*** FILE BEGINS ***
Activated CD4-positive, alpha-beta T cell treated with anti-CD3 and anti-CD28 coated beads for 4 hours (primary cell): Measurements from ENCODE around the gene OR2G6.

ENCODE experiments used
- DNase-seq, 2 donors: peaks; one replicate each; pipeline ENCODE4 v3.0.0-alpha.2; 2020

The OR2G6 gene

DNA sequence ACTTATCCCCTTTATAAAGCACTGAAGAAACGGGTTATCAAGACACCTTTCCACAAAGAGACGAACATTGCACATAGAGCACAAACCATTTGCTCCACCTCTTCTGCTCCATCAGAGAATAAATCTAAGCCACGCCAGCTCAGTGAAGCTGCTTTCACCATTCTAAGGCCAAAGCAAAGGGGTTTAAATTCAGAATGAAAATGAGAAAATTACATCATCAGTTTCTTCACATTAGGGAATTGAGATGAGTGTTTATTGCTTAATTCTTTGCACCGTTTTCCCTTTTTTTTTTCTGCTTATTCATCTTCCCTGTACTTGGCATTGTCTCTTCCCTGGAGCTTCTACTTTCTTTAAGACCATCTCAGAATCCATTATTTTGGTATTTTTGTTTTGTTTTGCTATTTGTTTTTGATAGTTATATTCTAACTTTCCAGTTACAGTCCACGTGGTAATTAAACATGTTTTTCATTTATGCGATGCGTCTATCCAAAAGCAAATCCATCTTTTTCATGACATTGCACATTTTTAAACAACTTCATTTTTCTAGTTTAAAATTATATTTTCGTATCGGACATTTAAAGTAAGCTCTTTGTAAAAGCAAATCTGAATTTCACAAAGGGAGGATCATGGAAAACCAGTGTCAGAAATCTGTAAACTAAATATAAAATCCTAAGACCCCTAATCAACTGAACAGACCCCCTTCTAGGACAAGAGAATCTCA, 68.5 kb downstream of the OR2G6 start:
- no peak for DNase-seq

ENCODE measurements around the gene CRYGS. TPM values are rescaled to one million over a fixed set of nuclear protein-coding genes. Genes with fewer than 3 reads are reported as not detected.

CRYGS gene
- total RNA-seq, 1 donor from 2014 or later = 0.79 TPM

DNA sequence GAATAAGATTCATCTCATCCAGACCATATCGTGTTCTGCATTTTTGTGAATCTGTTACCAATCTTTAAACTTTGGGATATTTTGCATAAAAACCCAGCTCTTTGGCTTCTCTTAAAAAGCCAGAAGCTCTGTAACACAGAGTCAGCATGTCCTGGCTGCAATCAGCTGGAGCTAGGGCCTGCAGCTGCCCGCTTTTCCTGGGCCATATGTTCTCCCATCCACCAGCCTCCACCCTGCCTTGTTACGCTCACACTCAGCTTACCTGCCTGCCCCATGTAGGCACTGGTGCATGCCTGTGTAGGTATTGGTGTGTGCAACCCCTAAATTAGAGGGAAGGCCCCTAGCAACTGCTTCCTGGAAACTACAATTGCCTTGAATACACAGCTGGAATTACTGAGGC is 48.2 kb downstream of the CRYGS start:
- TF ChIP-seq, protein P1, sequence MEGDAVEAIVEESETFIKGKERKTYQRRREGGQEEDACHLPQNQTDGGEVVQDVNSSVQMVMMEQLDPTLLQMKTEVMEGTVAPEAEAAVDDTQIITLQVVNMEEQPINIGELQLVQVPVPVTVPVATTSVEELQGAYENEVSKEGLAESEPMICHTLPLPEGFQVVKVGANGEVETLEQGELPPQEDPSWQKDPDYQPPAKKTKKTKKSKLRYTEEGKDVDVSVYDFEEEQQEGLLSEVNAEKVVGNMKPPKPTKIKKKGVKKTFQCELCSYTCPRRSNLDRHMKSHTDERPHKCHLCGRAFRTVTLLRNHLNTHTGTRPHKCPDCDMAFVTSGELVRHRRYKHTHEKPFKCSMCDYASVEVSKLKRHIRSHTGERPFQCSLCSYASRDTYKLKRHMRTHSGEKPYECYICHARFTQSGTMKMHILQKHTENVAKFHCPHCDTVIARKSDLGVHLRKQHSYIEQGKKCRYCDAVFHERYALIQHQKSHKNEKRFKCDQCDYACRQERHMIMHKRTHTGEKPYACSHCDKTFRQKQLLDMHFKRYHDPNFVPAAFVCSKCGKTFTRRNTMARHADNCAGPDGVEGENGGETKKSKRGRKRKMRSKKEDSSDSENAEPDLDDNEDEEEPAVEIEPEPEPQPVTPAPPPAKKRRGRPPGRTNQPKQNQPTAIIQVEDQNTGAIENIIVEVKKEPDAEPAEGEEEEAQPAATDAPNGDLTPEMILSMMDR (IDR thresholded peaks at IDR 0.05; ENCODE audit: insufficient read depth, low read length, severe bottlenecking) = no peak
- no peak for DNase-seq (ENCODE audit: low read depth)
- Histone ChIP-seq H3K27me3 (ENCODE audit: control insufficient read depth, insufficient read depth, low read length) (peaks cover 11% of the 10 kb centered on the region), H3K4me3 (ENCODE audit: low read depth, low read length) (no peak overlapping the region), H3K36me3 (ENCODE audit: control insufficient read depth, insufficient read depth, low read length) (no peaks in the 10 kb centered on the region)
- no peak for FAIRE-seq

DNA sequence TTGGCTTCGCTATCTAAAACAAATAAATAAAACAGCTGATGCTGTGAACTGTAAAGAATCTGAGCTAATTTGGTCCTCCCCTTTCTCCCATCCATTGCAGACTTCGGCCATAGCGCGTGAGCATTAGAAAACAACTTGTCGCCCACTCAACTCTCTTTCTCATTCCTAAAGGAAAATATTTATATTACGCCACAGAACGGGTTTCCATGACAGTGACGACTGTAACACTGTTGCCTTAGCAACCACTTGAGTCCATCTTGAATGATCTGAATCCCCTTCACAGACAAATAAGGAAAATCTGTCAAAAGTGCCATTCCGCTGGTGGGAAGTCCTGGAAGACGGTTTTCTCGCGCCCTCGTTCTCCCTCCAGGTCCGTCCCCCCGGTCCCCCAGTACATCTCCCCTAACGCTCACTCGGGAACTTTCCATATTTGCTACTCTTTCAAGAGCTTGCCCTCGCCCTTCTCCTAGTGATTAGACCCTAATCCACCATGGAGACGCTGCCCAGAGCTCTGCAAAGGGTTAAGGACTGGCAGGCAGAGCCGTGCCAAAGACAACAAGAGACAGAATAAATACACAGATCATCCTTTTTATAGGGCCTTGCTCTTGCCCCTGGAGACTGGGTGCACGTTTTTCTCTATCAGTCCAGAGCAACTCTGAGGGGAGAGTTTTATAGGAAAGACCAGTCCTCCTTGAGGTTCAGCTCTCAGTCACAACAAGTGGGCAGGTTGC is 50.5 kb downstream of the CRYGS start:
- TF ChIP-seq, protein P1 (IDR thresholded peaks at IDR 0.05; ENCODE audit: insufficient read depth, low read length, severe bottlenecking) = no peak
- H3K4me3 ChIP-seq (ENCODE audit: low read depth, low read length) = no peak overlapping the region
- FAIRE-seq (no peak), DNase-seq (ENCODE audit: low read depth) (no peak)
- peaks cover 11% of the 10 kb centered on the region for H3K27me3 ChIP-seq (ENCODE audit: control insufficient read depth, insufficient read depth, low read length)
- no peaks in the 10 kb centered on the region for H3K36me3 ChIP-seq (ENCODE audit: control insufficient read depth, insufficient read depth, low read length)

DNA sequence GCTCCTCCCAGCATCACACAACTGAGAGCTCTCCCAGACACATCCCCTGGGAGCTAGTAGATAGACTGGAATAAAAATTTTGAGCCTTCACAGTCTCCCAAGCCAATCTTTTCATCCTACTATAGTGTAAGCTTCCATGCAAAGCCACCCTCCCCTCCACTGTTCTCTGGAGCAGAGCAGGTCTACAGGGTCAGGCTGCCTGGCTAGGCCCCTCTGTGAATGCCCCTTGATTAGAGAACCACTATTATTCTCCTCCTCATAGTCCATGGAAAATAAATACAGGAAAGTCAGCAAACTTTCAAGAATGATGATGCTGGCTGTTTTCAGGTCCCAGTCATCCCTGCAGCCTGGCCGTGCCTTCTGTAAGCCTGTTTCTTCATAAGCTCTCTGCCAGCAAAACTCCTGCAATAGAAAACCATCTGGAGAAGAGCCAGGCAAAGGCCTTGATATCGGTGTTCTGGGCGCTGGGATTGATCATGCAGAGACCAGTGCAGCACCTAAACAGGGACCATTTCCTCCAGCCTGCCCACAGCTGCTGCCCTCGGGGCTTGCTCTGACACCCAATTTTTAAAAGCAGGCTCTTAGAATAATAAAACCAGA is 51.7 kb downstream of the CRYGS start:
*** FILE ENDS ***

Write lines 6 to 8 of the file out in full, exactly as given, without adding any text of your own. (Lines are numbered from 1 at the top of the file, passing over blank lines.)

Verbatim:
- no peak for DNase-seq

ENCODE measurements around the gene CRYGS. TPM values are rescaled to one million over a fixed set of nuclear protein-coding genes. Genes with fewer than 3 reads are reported as not detected.

CRYGS gene